In “Drop Dead Diva,” on Lifetime, a heavenly mix-up leaves Deb, a VAPID but good-hearted size zero model, trapped in the OVERWEIGHT body of Jane, an INTELLIGENT, hard-working lawyer played by Brooke Elliott. (Think “Heaven Can Wait” meets “Ally McBeal” and “Legally Blonde.”)

    In the article “In TV Series, Some Reality on Weight” by Tara Parker-Pope, she describes a new television show that has some issues related to weight and obesity in everyday society. Parker-Pope’s style of writing, in my opinion, seems to be quite uncharacteristic for the New York Times. The article itself is very quick-witted and cheeky; a very enjoyable read. Pope’s vigor for entertaining writing does not seem to fit the mandate for the Health section in the newspaper as well. Her use of adjectives such as “dramatic” and “vapid” are put to good use, and I believe they give the article that special flare that completely suits the content that is being talked about. Although, I do not believe that this is an article that would be regularly found in the New York Times on any given day.

    The New York Times Image:

    Shayna Fehr and Billie Fleming

  3. Newspaper one is The Harrow Times out of England.

    1. Choose from a host of fabulous destinations, holidays, hotels and attractions across the globe.

    Fabulous is the first adjective in the complex sentence, followed by it’s subject that this adjective modifies.

    2. Residents should brace themselves for a tough winter ahead as the country continues to battle the swine flu outbreak, a senior minister has warned.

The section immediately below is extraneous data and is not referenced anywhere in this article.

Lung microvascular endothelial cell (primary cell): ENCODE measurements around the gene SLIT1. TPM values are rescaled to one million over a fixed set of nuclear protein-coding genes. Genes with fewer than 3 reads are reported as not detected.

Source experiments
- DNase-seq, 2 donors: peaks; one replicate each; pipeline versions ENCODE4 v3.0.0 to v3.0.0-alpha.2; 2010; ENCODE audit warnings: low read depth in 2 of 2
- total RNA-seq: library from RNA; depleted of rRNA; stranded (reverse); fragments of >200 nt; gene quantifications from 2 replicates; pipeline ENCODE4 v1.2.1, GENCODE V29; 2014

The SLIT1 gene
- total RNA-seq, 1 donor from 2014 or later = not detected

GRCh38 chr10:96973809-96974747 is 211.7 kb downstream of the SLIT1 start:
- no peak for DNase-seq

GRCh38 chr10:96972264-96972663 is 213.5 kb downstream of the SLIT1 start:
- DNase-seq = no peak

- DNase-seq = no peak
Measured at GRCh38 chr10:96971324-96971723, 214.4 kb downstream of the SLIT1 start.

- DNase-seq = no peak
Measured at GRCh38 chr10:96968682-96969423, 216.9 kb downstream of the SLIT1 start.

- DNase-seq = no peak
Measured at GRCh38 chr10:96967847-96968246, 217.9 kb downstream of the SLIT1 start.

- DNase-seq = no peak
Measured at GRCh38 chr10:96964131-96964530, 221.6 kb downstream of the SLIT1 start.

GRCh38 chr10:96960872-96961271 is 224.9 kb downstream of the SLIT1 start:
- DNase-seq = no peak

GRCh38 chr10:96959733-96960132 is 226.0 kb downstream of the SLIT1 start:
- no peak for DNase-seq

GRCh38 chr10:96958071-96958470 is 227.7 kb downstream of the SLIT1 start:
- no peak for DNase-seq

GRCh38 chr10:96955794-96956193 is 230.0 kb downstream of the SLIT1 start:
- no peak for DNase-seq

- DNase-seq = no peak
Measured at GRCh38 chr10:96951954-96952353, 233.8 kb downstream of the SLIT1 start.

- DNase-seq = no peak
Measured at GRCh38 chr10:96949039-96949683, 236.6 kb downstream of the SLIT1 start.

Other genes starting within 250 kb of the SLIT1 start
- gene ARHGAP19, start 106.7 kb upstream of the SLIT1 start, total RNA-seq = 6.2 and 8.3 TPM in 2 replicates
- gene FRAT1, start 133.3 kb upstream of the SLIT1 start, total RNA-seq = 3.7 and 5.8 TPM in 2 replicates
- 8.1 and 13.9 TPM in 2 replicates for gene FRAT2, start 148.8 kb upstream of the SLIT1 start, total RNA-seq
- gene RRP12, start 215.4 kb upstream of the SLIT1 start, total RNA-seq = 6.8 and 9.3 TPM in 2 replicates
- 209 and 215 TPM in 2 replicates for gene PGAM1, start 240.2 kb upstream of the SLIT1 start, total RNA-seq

Tough is describing its object, winter. It is preceded by the article a.

    3. A British soldier has been killed by an explosion in southern Afghanistan.

    Southern modifies Afghanistan and tells us which part of the country it is talking about. It is preceded by the preposition in.

    4. Fawlsey Hall is easily reached along the MI and is a perfect place to get away from it.

    Perfect is modifying the noun place. It is trying to convey a scene in your mind of peacefulness.

    The second newspaper is The Age from Australia.

    1. James Packer's 'secret weapon' in the war for Macau's casino dollars has a colorful history.

    Colorful adds value to the object history. It is used to make history sound more interesting.

    2. The fundamentals of this place are sound and it remains conservative but consistent.

    Conservative and also consistent describe the sentences subject, which are the fundamentals. Conservative could also be considered a noun if it was used differently in another sentence.

    3. Clean surfaces regularly, to avoid the accumulation of dust

    Accumulation modifies the substantive dust. Accumulation could also be used as a verb.

    4. Alejandro Valverde clinched his first victory in one of cycling's major three-week races as he continued his dominant run at the Vuelta Espana on Sunday.

    Three-week is a compound adjective describing the races.

    The third paper is LA Weekly

    Beyond the telltale blisters, oven burns, gouges, nicks, and corkscrew cuts, many food professionals these days are covered with more than just the everyday war wounds. Food tattoos show serious proof of commitment; they're also pretty cool. Check out most restaurant kitchens--or the latest season of Top Chef--and you'll likely find as much tattoo art as you will in a prison yard. Where do chefs in this town go for their tattoos? We asked a few.

    1. Telltale lets us know how obvious the blisters are.
    2. Oven modifies which kinds of burns were received.
    3. Food lets us know which types of professionals are being talked about.
    4. Everyday modifies war. Could also be used as a noun and is used as a indefinite adjective.

    Kristen Harris